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In quantum mechanics we describe operators corresponding to momentum but we don't define operator for force what is the reason behind it?

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Jimmy's answer is true, but the OP should be careful that the expectation value of this force over the entire wave-packet $\left\langle \vec{F}\right\rangle$ is what determines the acceleration of the center of the wave packet $m\frac{d^2\left\langle \vec{X}\right\rangle}{dt^2}$ according to Ehrenfest's theorem, and not the value of the force operator at the center of the wave wave packet $\left.\vec{F}\right|_{\vec{X} = \left\langle \vec{X}\right\rangle}$.

It is only in the classical limit that it's approximately true that $\left\langle\vec{F}\right\rangle\approx \left.\vec{F}\right|_{\vec{X} = \left\langle \vec{X}\right\rangle}$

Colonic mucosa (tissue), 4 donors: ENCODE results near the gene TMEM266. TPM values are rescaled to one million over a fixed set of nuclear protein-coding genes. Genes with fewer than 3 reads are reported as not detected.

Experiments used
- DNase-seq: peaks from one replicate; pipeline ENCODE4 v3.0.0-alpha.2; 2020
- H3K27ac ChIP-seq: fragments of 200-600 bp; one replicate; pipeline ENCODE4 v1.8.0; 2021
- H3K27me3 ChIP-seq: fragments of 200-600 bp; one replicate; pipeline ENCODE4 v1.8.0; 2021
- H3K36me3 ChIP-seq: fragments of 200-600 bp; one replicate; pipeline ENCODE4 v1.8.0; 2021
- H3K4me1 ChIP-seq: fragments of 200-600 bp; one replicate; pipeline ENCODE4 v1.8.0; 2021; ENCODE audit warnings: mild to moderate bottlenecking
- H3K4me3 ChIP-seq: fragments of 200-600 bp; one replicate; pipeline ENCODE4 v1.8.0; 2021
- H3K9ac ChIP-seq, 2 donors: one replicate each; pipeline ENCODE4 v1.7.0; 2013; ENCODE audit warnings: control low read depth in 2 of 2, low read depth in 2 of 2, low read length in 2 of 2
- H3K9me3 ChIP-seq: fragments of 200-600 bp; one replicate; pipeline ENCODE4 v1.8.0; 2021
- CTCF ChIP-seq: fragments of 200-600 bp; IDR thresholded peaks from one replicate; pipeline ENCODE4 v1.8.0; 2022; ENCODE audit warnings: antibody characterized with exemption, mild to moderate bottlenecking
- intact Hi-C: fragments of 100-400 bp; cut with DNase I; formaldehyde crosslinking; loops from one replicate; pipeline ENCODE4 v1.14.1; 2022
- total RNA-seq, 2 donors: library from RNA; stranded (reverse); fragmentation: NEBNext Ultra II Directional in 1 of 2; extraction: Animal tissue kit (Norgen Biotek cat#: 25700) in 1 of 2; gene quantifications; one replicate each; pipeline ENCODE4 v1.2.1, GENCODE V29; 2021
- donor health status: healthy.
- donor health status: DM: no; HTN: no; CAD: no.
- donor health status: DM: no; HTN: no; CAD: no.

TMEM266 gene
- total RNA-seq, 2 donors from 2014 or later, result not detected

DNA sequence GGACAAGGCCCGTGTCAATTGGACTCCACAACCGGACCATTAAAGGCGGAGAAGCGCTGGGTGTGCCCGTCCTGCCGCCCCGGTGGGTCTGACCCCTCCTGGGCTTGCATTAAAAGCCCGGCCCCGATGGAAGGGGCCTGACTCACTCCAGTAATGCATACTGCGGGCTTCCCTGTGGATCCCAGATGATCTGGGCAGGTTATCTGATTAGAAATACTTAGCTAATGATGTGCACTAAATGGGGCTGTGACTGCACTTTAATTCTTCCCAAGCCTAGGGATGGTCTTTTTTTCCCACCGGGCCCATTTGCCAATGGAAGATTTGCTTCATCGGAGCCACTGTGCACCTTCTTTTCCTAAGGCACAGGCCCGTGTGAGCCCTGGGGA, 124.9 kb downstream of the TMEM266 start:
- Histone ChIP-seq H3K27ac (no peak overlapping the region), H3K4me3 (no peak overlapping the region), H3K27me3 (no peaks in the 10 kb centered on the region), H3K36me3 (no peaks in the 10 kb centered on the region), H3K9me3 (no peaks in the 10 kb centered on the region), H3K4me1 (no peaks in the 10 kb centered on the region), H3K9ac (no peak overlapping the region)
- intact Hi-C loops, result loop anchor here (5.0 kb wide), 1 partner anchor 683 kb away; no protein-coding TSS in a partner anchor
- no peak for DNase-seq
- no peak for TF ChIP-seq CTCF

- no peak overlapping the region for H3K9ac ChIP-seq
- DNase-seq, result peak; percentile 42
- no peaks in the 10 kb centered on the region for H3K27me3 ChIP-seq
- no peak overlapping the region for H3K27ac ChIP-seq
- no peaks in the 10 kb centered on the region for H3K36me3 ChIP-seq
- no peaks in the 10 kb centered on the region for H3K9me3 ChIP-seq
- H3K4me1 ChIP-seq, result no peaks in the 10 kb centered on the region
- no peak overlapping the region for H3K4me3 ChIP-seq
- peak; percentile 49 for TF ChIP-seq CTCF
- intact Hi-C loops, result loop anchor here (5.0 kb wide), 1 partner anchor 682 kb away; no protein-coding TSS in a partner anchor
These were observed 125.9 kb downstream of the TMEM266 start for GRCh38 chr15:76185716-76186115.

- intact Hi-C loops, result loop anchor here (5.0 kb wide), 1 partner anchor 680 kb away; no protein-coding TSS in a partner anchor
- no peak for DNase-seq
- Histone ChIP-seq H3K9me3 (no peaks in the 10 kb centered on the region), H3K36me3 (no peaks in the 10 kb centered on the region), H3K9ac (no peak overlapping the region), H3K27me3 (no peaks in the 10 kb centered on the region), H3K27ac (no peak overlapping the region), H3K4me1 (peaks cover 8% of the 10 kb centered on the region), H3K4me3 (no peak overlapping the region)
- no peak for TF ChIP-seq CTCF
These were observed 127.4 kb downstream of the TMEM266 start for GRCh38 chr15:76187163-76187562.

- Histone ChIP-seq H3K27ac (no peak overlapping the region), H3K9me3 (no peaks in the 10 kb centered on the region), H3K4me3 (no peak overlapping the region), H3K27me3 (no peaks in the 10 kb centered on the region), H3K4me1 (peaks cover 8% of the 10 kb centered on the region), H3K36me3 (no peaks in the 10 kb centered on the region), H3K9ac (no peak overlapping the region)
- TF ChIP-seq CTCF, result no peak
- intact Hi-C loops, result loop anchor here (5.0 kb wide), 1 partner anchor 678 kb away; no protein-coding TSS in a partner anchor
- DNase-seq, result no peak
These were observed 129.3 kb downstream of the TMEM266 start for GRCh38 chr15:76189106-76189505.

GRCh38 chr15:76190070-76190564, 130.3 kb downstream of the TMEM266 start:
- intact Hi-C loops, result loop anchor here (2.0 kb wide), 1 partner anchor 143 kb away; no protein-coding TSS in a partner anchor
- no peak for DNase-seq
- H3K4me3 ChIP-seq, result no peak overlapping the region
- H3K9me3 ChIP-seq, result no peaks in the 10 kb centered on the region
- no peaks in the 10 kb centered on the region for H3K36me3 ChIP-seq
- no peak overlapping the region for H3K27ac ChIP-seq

This is in general why the Force operator even though can be defined, has very limited usefulness, if at all. Unless you're are interested in a quasi-classical situation.

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  • $\begingroup$ OP might also be interested in knowing why we shift from a force-centred (Newton's laws) discussion in classical mechanics to a potential/energy-centred one in quantum mechanics (Schrödinger equation). $\endgroup$ – Demosthene Mar 8 '15 at 11:16
  • $\begingroup$ ...and via an energy-centred classical mechanics in the Lagrangian/Hamiltonian formalism :) $\endgroup$ – danimal Mar 8 '15 at 12:34
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You can: i[H,p]/ℏ is force in QM. It is not used often because we normally need to find the entire Hamiltonian, not just its commutators with other interactions.

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  • $\begingroup$ It might be more useful if you included a reason why this is or is not used. $\endgroup$ – Kyle Kanos Mar 8 '15 at 14:58
  • $\begingroup$ Okay, I will add it. $\endgroup$ – Jimmy360 Mar 8 '15 at 20:56

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